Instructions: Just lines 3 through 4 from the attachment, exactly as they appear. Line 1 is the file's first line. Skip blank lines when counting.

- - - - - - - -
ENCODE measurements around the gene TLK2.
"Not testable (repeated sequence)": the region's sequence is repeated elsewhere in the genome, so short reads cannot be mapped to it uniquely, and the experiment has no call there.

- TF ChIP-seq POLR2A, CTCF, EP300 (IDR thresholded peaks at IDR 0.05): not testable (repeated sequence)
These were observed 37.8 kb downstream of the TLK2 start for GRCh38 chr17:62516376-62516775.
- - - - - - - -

- TF ChIP-seq POLR2A, CTCF, EP300 (IDR thresholded peaks at IDR 0.05): not testable (repeated sequence)
These were observed 37.8 kb downstream of the TLK2 start for GRCh38 chr17:62516376-62516775.